Antitrust Law Daily $147M Vitamin C price fixing judgment tossed on comity grounds
Tuesday, September 20, 2016

$147M Vitamin C price fixing judgment tossed on comity grounds

Chinese manufacturers of vitamin C will not be required to pay a $147 million judgment for engaging in a price fixing conspiracy. The U.S. Court of Appeals in New York vacated the judgment and reversed an order denying the manufacturers’ motion to dismiss, finding that because the Chinese government had filed a formal statement in the district court asserting that Chinese law required the defendants to set prices and reduce quantities of vitamin C sold abroad, and because the manufacturers could not simultaneously comply with Chinese law and U.S. antitrust laws, the principles of international comity required the district court to abstain from exercising jurisdiction in this case (In re Vitamin C Antitrust Litigation, September 20, 2016, Hall, P.).

Vitamin C purchasers Animal Science Products, Inc. and The Ranis Company, Inc. claimed that Chinese companies Hebei Welcome Pharmaceutical and North China Pharmaceutical Group Corp. conspired to fix the price and supply of vitamin C sold to U.S. companies on the international market, in violation of the Sherman and Clayton Acts. The district court denied the defendants’ motion to dismiss and, after a jury trial, entered judgment, awarding the plaintiffs approximately $147 million in damages and enjoining the defendants from engaging in future anticompetitive behavior.

The central issue on appeal, according to the appellate court, was whether principles of international comity required the district court to dismiss the suit. The appellate court first reaffirmed the "the principle that when a foreign government, acting through counsel or otherwise, directly participates in U.S. court proceedings by providing a sworn evidentiary proffer regarding the construction and effect of its laws and regulations, which is reasonable under the circumstances presented, a U.S. court is bound to defer to those statements."

Conflict of laws. The Ministry of Commerce of the People’s Republic of China had filed a formal statement with the district court, asserting that Chinese law required the defendants to set prices and reduce quantities of vitamin C sold abroad. In particular, Chinese law required the defendants, from 2002 to 2005, to participate in the "price verification and chop" or "PVC" regime, in order to export vitamin C. This regulatory regime allowed vitamin C manufacturers to only export vitamin C subject to contracts that complied with the "industry-wide negotiated" price. The appellate court found it reasonable to view the entire PVC regime as a decentralized means by which the Ministry regulated the export of vitamin C by deferring to the manufacturers and adopting their agreed upon price as the minimum export price.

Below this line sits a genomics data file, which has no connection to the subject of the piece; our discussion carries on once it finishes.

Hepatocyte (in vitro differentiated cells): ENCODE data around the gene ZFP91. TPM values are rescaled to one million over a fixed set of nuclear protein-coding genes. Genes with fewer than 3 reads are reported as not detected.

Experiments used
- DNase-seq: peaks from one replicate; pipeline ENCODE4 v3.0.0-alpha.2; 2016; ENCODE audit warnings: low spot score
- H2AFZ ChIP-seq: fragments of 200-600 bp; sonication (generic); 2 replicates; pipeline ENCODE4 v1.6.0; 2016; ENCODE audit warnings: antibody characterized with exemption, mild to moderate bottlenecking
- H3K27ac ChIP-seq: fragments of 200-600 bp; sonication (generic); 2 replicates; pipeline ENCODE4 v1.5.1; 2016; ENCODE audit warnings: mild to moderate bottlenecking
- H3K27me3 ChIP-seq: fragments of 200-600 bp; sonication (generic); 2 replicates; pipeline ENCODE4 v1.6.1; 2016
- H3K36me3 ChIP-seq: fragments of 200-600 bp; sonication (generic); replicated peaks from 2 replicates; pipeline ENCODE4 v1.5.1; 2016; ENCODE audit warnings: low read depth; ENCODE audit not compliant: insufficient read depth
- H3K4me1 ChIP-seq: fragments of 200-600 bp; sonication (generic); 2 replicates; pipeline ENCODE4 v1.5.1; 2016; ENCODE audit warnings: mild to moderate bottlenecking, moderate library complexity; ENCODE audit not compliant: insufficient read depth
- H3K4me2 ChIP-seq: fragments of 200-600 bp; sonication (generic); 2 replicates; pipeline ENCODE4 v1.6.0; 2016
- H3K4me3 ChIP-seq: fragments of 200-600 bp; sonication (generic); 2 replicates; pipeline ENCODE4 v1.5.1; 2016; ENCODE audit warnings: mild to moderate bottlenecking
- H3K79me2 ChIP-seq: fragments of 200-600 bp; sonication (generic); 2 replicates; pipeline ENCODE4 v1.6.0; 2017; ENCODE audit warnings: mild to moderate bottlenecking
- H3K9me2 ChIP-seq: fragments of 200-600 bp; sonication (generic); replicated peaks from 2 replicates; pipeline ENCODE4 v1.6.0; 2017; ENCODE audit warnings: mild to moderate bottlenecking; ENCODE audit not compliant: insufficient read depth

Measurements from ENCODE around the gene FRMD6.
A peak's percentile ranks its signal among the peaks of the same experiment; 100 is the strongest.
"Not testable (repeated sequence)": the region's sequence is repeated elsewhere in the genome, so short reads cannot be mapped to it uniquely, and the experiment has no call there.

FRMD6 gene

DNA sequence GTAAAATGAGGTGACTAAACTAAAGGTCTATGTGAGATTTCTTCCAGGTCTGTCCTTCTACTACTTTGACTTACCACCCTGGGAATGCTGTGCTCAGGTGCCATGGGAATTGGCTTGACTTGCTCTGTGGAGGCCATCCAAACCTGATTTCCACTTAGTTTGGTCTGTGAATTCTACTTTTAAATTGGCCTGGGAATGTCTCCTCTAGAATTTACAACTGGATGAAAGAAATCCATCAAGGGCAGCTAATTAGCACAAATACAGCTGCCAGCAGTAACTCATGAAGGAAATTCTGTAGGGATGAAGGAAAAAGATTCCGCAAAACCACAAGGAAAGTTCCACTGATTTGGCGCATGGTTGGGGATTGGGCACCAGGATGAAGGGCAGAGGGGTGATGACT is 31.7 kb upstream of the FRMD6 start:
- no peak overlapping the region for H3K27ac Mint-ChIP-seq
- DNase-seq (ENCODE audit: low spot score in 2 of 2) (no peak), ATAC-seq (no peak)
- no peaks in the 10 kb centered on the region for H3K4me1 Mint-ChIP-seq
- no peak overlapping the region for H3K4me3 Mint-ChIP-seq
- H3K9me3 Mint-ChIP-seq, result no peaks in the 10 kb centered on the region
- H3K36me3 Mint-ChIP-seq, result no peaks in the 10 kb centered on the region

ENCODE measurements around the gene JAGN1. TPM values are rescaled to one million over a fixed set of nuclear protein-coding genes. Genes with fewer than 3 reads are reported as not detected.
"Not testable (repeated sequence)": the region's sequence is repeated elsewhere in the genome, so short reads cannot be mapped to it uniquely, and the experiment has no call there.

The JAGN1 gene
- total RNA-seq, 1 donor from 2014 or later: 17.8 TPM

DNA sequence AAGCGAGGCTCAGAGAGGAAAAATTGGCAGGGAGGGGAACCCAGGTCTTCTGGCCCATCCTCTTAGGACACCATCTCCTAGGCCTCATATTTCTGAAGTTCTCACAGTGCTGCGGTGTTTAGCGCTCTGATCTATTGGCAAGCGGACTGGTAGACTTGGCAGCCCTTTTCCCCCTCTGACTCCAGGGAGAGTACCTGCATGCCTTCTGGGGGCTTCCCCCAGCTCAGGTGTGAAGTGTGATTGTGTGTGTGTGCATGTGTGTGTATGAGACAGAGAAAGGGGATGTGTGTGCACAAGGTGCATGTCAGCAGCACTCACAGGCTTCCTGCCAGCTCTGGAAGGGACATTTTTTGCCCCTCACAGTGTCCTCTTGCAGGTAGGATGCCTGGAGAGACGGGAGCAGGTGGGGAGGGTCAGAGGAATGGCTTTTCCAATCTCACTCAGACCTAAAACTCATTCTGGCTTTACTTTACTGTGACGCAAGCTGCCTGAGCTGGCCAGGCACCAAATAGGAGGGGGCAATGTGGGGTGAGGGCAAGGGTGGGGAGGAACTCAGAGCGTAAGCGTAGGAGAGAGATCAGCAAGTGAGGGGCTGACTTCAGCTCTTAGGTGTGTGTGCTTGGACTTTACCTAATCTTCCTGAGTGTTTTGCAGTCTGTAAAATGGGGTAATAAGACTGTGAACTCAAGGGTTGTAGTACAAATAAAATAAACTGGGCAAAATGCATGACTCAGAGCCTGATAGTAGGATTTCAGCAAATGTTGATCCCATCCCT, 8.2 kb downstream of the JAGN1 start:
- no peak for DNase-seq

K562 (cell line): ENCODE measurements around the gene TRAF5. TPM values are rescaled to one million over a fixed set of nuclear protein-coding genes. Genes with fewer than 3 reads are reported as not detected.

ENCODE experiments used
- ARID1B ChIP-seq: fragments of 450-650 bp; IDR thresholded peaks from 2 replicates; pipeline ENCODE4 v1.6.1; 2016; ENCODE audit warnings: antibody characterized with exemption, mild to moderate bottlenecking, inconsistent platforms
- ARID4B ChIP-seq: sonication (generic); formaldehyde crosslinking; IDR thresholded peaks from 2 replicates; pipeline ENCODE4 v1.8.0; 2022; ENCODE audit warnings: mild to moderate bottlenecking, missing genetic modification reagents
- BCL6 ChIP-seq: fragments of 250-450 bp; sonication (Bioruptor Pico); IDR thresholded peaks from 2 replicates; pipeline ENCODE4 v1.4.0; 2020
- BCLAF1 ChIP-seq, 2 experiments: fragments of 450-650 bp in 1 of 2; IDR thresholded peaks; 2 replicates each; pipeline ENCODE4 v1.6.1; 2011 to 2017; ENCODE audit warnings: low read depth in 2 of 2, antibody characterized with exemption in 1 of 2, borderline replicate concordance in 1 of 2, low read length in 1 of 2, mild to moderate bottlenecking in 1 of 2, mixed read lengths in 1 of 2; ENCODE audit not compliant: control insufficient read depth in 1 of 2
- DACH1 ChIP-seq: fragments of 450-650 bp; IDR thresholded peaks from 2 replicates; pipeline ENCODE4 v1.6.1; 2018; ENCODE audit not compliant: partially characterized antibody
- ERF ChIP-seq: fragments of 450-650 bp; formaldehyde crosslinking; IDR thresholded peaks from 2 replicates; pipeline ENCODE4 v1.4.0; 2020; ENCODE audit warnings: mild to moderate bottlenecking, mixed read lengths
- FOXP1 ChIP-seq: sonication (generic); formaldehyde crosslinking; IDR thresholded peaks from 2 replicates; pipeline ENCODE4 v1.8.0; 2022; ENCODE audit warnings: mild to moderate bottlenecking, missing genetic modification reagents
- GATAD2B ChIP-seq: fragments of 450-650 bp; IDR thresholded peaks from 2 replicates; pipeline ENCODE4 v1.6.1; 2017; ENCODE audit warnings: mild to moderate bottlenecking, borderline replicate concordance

Deference in this case, according to the court, was particularly important because of the unique and complex nature of the Chinese legal- and economic-regulatory system and the stark differences between the Chinese and U.S. systems. However, instead of viewing the ambiguity surrounding China’s laws as a reason to defer to the Ministry’s reasonable interpretation, the lower court attempted to parse out the defendants’ precise legal role with China’s complex vitamin C market regulatory framework.

Comity factors. The remaining comity factors clearly weighed in favor of U.S. courts abstaining from asserting jurisdiction, the appellate court next decided. In particular, the appellate court found that all of the defendants were Chinese vitamin C manufacturers with their principle places of business in China, and all the relevant conduct at issue took place entirely in China. Complaints concerning China’s export policies could adequately be addressed through diplomatic channels and the World Trade Organization’s processes. There was also no evidence that the defendants acted with the express purpose or intent to affect U.S. commerce or harm U.S. businesses in particular. Further, according to the Ministry, the exercise of jurisdiction by the district court has already negatively affected U.S.-China relations.

Recognizing China’s strong interest in its protectionist economic policies and given the direct conflict between Chinese policy and U.S. antitrust laws, the appellate court concluded that China’s interests outweighed whatever antitrust enforcement interests the United States might have in this case as a matter of law. The lower court therefore abused its discretion by failing to abstain on international comity grounds from asserting jurisdiction. The district court’s order denying the defendants’ motion to dismiss was therefore reversed and the case was remanded with instructions to dismiss the plaintiffs’ complaint with prejudice.

The case is No. 13-4791-cv.

Attorneys: William A. Isaacson (Boies, Schiller & Flexner LLP), Melinda R. Coolidge (Hausfeld LLP) and Katherine Kunz (Susman Godfrey LLP) for Animal Science Products, Inc. and The Ranis Co., Inc. Jonathan M. Jacobson (Wilson Sonsini Goodrich & Rosati, PC) for North China Pharmaceutical Group Corp. and Hebei Welcome Pharmaceutical Co Ltd.

Companies: North China Pharmaceutical Group Corp.; Hebei Welcome Pharmaceutical Co Ltd.; Animal Science Products, Inc.; Ranis Co., Inc.

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